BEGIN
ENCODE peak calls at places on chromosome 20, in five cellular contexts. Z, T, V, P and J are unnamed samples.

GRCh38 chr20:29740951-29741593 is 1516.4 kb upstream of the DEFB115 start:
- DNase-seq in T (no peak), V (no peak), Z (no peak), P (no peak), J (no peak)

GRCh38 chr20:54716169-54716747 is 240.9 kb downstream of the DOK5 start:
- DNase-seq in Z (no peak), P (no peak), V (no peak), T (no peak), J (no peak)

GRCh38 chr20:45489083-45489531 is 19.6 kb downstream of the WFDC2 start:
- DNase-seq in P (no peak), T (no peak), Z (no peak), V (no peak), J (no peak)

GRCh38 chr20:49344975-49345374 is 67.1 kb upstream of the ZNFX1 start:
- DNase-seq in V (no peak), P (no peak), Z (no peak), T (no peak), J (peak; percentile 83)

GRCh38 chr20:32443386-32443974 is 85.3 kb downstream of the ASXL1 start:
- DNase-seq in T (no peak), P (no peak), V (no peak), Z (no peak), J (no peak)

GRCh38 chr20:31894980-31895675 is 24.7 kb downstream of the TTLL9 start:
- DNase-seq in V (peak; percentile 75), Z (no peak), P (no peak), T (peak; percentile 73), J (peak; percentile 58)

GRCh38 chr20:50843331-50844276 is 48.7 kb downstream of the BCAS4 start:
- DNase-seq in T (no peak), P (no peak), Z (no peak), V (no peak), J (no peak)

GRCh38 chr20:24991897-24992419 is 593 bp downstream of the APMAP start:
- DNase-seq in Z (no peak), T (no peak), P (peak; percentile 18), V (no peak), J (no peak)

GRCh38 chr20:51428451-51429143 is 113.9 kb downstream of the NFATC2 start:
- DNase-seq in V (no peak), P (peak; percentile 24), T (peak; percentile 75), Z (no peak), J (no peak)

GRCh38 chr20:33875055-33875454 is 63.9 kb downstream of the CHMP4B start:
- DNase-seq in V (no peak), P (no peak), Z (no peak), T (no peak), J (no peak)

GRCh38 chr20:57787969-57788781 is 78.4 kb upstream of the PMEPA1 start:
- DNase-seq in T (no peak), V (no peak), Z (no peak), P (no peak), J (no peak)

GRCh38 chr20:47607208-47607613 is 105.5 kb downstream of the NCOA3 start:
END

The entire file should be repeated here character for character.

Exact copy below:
ENCODE peak calls at places on chromosome 20, in five cellular contexts. Z, T, V, P and J are unnamed samples.

GRCh38 chr20:29740951-29741593 is 1516.4 kb upstream of the DEFB115 start:
- DNase-seq in T (no peak), V (no peak), Z (no peak), P (no peak), J (no peak)

GRCh38 chr20:54716169-54716747 is 240.9 kb downstream of the DOK5 start:
- DNase-seq in Z (no peak), P (no peak), V (no peak), T (no peak), J (no peak)

GRCh38 chr20:45489083-45489531 is 19.6 kb downstream of the WFDC2 start:
- DNase-seq in P (no peak), T (no peak), Z (no peak), V (no peak), J (no peak)

GRCh38 chr20:49344975-49345374 is 67.1 kb upstream of the ZNFX1 start:
- DNase-seq in V (no peak), P (no peak), Z (no peak), T (no peak), J (peak; percentile 83)

GRCh38 chr20:32443386-32443974 is 85.3 kb downstream of the ASXL1 start:
- DNase-seq in T (no peak), P (no peak), V (no peak), Z (no peak), J (no peak)

GRCh38 chr20:31894980-31895675 is 24.7 kb downstream of the TTLL9 start:
- DNase-seq in V (peak; percentile 75), Z (no peak), P (no peak), T (peak; percentile 73), J (peak; percentile 58)

GRCh38 chr20:50843331-50844276 is 48.7 kb downstream of the BCAS4 start:
- DNase-seq in T (no peak), P (no peak), Z (no peak), V (no peak), J (no peak)

GRCh38 chr20:24991897-24992419 is 593 bp downstream of the APMAP start:
- DNase-seq in Z (no peak), T (no peak), P (peak; percentile 18), V (no peak), J (no peak)

GRCh38 chr20:51428451-51429143 is 113.9 kb downstream of the NFATC2 start:
- DNase-seq in V (no peak), P (peak; percentile 24), T (peak; percentile 75), Z (no peak), J (no peak)

GRCh38 chr20:33875055-33875454 is 63.9 kb downstream of the CHMP4B start:
- DNase-seq in V (no peak), P (no peak), Z (no peak), T (no peak), J (no peak)

GRCh38 chr20:57787969-57788781 is 78.4 kb upstream of the PMEPA1 start:
- DNase-seq in T (no peak), V (no peak), Z (no peak), P (no peak), J (no peak)

GRCh38 chr20:47607208-47607613 is 105.5 kb downstream of the NCOA3 start: